KENNESAW, Ga. – The University of Central Florida will attempt to collect its third consecutive Division 1AA National Championship Saturday, May 9. After defeating Lindenwood in 2013 and Arizona last spring in the D1AA Finals, the Knights have the University of California – Davis standing in the way of their three-peat.
After a 5-1 regular season mark and another South Independent Rugby Conference Championship, Central Florida once again looks the part of an elite college rugby program – regardless of division.
So how does a team without a longstanding history of excellence and minimal financial resources become so dominant?
“The common thread of these teams has been the hard work they’ve put in,” said coach Ken Lindsay.
With a reputation of being very large and extremely physical, the team’s fitness and ability to play a full 80 minutes at full speed has taken a backseat to the squad’s easier-to-detect size advantage.
The two-time defending National Championship team has also proven to be just that – a team. For example, last year James Boozer and Christian Rossi were back line players, staying clear of set pieces and scoring tries after the forward pack carried out the laboring chore of setting a sturdy platform. However, following the graduation of nine seniors, including six starters, there was a need for able bodies in the tight five, and Boozer and Rossi were quick to raise their hands. This season, the duo can be found in the second and third row, making the difficult tackles and allowing others to do the side-stepping in the back line.
UC Davis, on the other hand, wasn’t close to sniffing out postseason rugby after being overmatched in the D1A’s California Conference. It now seems that the team’s move to D1AA and rebirth of a winning culture was all that was needed to place the Aggies back in the national state.
While one couldn’t fault a team for fleeing a conference that has been dominated by Saint Mary’s, Davis doesn’t think the step down in competition is what has propelled the team to a National Championship run.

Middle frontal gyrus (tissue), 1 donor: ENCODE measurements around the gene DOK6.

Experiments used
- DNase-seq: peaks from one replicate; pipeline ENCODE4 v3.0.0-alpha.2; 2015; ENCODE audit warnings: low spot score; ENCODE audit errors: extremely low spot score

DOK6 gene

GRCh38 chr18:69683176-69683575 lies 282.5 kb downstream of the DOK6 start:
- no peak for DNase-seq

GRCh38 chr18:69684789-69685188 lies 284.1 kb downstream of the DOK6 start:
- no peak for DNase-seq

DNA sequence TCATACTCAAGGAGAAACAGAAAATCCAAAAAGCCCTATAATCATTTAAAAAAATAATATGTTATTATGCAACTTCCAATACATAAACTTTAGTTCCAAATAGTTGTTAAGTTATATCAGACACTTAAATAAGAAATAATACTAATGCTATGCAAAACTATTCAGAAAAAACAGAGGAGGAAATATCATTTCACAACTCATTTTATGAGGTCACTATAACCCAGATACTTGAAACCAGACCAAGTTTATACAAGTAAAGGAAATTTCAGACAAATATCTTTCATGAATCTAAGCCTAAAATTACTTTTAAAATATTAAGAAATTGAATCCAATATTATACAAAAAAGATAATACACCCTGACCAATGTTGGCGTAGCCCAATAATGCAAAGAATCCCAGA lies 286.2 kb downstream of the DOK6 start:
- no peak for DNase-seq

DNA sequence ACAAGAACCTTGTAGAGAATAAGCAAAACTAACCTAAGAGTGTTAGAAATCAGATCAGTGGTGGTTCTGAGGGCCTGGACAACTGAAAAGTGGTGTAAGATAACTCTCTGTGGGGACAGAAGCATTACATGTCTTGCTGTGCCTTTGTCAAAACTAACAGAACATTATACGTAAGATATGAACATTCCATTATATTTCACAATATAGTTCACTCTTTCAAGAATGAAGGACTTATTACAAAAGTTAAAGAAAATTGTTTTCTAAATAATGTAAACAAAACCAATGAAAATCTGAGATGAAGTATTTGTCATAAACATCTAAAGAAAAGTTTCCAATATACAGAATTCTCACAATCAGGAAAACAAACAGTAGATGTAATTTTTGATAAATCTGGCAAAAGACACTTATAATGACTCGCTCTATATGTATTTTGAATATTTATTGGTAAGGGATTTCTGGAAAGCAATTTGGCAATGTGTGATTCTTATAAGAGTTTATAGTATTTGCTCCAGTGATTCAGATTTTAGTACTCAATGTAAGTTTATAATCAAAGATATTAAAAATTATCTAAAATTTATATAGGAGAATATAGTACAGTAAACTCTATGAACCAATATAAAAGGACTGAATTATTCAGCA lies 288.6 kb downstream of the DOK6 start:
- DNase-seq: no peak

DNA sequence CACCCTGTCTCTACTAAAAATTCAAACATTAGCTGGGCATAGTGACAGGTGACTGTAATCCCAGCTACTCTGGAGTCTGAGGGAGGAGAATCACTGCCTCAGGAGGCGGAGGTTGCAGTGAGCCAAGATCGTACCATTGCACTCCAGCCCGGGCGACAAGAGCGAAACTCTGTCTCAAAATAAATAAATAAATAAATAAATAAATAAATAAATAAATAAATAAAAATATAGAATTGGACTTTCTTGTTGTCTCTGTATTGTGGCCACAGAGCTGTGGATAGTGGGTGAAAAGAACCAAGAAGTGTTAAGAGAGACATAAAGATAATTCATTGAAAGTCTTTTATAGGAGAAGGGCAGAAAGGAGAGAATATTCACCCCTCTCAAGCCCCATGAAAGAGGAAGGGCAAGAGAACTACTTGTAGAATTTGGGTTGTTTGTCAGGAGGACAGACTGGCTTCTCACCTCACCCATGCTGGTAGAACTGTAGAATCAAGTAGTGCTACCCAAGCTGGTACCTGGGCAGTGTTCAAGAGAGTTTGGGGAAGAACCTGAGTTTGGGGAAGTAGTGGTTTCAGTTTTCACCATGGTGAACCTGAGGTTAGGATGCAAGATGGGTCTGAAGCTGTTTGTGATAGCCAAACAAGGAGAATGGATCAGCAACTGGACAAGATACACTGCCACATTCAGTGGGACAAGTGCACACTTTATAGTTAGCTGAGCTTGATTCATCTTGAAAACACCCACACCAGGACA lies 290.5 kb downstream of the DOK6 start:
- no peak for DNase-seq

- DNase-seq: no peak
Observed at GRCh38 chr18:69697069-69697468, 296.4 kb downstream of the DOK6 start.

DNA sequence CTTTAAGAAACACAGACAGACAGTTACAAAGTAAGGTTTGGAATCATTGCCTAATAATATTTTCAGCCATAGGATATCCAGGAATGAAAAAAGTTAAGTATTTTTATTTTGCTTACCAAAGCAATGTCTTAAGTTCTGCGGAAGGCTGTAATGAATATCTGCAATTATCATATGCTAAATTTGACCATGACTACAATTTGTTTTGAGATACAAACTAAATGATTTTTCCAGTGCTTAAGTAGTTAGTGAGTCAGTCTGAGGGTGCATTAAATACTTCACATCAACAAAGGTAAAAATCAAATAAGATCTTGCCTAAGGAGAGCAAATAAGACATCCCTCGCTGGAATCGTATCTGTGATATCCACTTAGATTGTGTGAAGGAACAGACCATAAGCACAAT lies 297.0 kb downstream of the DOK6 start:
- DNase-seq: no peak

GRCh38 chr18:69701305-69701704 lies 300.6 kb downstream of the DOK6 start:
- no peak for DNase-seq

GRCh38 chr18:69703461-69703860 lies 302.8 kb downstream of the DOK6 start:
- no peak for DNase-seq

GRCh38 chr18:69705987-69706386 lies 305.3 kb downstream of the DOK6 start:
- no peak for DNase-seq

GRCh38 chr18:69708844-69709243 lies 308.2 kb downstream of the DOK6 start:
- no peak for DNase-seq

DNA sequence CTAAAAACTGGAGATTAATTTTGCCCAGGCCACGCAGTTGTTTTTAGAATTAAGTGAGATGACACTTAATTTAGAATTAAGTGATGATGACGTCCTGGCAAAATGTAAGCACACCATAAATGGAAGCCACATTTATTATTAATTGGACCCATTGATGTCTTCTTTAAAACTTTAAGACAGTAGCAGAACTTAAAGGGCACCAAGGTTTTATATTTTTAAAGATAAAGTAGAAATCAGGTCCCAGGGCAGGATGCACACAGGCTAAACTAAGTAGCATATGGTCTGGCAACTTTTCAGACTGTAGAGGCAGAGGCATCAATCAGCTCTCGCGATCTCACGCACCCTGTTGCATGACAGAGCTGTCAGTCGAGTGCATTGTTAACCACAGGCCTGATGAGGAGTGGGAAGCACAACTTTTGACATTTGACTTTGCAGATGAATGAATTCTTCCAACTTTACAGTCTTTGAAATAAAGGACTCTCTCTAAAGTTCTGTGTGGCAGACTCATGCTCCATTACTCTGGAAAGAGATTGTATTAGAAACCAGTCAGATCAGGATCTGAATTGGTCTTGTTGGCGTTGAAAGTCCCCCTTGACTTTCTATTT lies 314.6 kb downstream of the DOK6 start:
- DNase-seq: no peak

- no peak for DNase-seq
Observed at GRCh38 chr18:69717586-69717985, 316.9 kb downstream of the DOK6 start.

“They are a real team now, where in the past the players weren’t really close with one another, and that’s had a lot to do with our success,” said Head Coach Mike Purcell. “They’re a real tight group now.”
This year’s Davis team should enter Fifth Third Bank Stadium at Kennesaw State University brimming with confidence after easily handling Western Washington and Arkansas in the round of eight and D1AA Semifinals, respectively. Regardless of the self-assurance, the Aggies understand Central Florida is seeking its third National Championship in as many years for a reason.
“They’re a big, strong team,” declared Purcell. “They have some big guys, but they also have speed. They’ll be a challenge.”
In the same light, don’t anticipate the Aggies to lose any sleep over the fact that their opponent will be bigger and more experienced.
“Our players are worried about what we need to take care of,” added Purcell. “I don’t think our team gets intimidated, and they just go out and play.”
No one expects a team with a championship pedigree to be unsettled at Saturday’s opening whistle of the D1AA Final, as Central Florida is also keen to concern itself with only the matters it can control.
“To be honest, we don’t know much about Davis,” said Lindsay. “Our focus is on doing what we do and playing our game.”
The May 9 D1AA National Championship Final is scheduled to kick off at noon ET at Fifth Third Bank Stadium at Kennesaw State University, and will be available to watch live on USA Rugby TV.
2015 USA Rugby College 15s National Championships | Schedule of Events
Women’s DII Final: Notre Dame College v UC Riverside – 10 a.m. ET on USA Rugby TV
Men’s D1AA Final: Central Florida v UC Davis – noon ET on USA Rugby TV
Women’s DI Final: Penn State v Central Washington – 2 p.m. ET on USA Rugby TV
Men’s D1A Final: Life v Saint Mary’s – 4 p.m. ET on ESPN 3